Taking the battery to France

The full route — not done in one go!

Planning — choosing the best route

In my experience, the best tool for anyone to use when planning a long-distance trip in an electric car is A Better Route Planner (ABRP). As well as having one of the most complete databases of available chargers, it also includes the mapping and route element to get you from charger to charger with battery to spare. It is not perfect though, so bear that in mind.

Pre-Prep — cards and cables

A few weeks before we set off, I was doing some research around the RFID cards that I might need and settled on 2 — ChargePoint and Shell Recharge. The ChargePoint card I already had as they have a couple of charging points in Ireland (and it was free to get!) The Shell card was easy to sign up for and also free. Both cards cover a huge number of stations across Europe — just not the same ones all the time! The ChargePoint card also has the advantage of having a lower cost at Ionity stations in the UK.

Cable and socket tester from Tough Leads

First leg — Rosslare to Calais

As it turned out, I was able to have a full charge when leaving home early on the Saturday morning. I had charged to 80% at the local Killinick ESB fast charger and then was able to plug in at home (not always possible — but that is another story!) overnight to get it up to 100%.

GridServe units at MOTO Swansea on the M4

Second leg — Calais to Mannheim

In my planning, I had written down that we needed to be at 70% leaving Calais or we would need to stop at the Ionity at Veuvre, just over the Belgian border. Because of the last-minute charge near Folkestone, we were actually at 70% leaving the hotel. Nevertheless, we wanted to buy a few bits for the journey and some wine for our relatives, so we headed for the Intermarché supermarket in Calais that had a single Corri-door fast charger in the car park. While we were doing our shopping (including a very good Boulangerie right beside the charger!), we charged from 69% to 85% at a cost of €6.38. I used the Shell Recharge / NewMotion card here.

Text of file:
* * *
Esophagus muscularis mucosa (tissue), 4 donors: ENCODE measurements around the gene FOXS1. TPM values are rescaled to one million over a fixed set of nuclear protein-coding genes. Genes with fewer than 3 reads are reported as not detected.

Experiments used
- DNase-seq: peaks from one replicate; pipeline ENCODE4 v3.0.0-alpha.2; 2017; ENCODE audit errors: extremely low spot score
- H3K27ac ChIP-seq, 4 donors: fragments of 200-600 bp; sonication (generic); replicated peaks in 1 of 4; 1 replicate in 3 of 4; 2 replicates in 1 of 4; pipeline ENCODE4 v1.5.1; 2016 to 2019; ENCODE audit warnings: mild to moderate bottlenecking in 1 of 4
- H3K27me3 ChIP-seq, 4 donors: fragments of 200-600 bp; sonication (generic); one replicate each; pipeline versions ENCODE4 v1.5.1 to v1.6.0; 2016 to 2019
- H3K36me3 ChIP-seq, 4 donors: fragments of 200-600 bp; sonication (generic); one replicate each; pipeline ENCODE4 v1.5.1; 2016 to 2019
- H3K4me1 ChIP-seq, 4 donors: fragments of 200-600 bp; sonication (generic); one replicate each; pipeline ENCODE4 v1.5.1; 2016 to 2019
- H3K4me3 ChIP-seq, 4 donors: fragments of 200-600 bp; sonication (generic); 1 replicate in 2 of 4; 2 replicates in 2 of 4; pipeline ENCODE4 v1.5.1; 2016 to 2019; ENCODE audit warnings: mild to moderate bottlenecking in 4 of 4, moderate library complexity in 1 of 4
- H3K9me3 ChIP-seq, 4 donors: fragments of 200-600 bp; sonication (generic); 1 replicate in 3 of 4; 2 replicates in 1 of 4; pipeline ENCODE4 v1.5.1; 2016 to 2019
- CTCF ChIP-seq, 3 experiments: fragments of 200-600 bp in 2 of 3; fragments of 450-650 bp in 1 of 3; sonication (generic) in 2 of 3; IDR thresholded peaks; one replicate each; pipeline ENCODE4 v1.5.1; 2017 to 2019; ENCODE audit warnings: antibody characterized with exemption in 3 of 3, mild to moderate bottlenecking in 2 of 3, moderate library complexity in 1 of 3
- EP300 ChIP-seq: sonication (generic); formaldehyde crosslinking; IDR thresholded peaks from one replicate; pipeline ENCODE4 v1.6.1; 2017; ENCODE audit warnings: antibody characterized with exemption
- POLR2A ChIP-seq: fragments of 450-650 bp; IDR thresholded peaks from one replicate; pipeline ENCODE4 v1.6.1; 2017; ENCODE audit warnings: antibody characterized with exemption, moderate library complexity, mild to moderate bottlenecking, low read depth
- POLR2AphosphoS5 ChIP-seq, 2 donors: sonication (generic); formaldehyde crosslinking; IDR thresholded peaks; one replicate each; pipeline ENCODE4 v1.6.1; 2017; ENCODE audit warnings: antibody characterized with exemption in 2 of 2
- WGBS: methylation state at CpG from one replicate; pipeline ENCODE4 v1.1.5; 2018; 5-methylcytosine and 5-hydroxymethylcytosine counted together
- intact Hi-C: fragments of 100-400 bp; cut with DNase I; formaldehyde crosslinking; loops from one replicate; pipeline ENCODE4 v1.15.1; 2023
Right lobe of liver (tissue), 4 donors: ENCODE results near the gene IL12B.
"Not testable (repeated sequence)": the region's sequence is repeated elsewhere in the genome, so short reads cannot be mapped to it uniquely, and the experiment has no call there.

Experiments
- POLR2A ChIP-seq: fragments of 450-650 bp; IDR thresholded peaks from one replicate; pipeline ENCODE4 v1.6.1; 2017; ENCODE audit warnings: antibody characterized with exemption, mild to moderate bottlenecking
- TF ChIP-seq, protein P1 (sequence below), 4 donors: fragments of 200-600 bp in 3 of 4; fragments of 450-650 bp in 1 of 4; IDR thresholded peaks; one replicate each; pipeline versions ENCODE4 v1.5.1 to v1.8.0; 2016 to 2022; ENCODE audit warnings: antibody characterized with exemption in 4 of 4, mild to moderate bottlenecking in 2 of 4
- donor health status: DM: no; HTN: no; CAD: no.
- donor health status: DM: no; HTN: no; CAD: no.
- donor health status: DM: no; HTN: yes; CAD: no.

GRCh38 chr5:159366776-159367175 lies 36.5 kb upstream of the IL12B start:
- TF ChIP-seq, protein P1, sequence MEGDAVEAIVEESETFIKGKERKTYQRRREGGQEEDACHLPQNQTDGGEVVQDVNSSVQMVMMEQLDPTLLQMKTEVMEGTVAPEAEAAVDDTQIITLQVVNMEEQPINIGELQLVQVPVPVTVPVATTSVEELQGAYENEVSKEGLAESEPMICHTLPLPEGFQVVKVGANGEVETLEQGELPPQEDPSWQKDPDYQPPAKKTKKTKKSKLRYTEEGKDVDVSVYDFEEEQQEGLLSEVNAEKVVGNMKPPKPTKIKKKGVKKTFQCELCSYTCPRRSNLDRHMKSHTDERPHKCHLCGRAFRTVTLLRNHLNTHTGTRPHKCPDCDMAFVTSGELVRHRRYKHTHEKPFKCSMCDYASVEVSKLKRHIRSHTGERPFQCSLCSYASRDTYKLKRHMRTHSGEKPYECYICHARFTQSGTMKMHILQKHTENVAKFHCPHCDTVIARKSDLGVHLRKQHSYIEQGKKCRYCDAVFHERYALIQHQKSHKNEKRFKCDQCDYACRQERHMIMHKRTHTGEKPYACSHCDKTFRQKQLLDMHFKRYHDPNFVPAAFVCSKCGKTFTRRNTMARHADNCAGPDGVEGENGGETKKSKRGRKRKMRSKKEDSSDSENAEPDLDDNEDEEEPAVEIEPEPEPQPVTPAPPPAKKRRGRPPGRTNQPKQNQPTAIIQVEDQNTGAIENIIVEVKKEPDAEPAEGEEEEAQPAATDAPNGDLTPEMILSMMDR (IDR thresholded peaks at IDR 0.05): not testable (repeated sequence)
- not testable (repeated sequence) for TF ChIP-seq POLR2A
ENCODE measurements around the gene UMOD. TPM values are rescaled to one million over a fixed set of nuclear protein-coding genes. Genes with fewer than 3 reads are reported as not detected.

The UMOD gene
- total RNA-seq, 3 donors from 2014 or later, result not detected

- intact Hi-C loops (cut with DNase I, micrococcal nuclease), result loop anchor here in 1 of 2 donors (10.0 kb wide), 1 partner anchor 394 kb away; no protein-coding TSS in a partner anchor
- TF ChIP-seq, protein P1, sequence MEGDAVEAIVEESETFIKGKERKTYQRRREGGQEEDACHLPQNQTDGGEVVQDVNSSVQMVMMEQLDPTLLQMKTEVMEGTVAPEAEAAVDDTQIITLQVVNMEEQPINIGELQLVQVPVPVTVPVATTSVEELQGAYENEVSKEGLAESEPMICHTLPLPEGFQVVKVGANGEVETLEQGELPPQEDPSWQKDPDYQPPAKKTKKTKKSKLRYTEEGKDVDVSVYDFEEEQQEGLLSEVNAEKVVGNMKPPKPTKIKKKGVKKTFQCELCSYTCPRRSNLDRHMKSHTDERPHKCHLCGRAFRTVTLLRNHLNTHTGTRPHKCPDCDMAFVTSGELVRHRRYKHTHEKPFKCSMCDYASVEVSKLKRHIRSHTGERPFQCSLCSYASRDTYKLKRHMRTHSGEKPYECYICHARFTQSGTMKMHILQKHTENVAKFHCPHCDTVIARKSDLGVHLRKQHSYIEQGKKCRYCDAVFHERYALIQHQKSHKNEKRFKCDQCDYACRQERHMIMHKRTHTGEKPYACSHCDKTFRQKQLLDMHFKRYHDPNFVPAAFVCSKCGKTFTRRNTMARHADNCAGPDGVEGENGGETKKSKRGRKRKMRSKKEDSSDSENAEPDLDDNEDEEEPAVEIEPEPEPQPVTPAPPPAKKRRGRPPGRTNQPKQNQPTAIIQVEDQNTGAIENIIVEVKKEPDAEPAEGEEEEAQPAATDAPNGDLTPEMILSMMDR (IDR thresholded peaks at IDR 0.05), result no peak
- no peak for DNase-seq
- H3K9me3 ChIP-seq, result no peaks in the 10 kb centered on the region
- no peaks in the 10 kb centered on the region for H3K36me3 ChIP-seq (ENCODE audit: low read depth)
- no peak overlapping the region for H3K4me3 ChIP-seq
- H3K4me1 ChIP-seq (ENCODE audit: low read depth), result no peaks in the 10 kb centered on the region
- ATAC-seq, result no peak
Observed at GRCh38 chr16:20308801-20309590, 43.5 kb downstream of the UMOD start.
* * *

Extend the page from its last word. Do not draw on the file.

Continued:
Allego charging station at Rhinhessen Centre

Exploring Germany and Strasbourg (and free charging!)

Over the next few days, we did a lot of local exploration and found free chargers in car parks on three occasions! These were generally activated by the Shell card. We did find an E.ON charger in a car park in Heidelberg that wasn’t working, but we didn’t really need the charge at that time.

EV charging options at Rivetoile, Strasbourg

Homeward bound — Germany to Vernon, Normandy

The next day dawned cold and foggy. Except for a few places along the route, the fog didn’t lift right across Germany and France.

Last leg — meandering from Vernon to Cherbourg

The last morning dawned bright and clear and, after a very nice breakfast, we set out the short hop up the road to Monet’s home of Giverny for a pleasant walk around (unfortunately all the museums are shut up for the winter). We then headed for the beautiful fishing town of Honfleur for a very tasty lunch. With the full charge overnight, we didn’t need to worry about charging for a while so we continued our meander down to the Cidres & Calvados Michel Breavoine farm near Pont-l’Évêque to buy some of their wares. Then we continued our meander to some other places we knew in that part of Normandy, finally ending up at the Ionity at Giberville Nord on the A13. We charged here from 42% to 79%, at a cost of €22.30 before heading for Cherbourg on the N13 — which has been upgraded to dual carriageway since I last drove the route, 23 years ago!


So, the final analysis. We did almost 1,200km getting to Germany and just short of 1,000km coming back. In between, driving all around from Strasbourg to Frankfurt, we did another 570km or so. Almost 2,800km in total.

Some stats

It should have cost €268.60, but thanks to the card glitches, only cost €210.24. A lot of the cost was at high cost (0.60–0.80 / kWh or min) chargers that are typical in mainland Europe.



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Stephen Redmond

Stephen Redmond

Stephen Redmond, Big Data, AI & Data Viz Professional. MSc in Data Analytics. Qlik Luminary. Author and blogger. All opinions my own.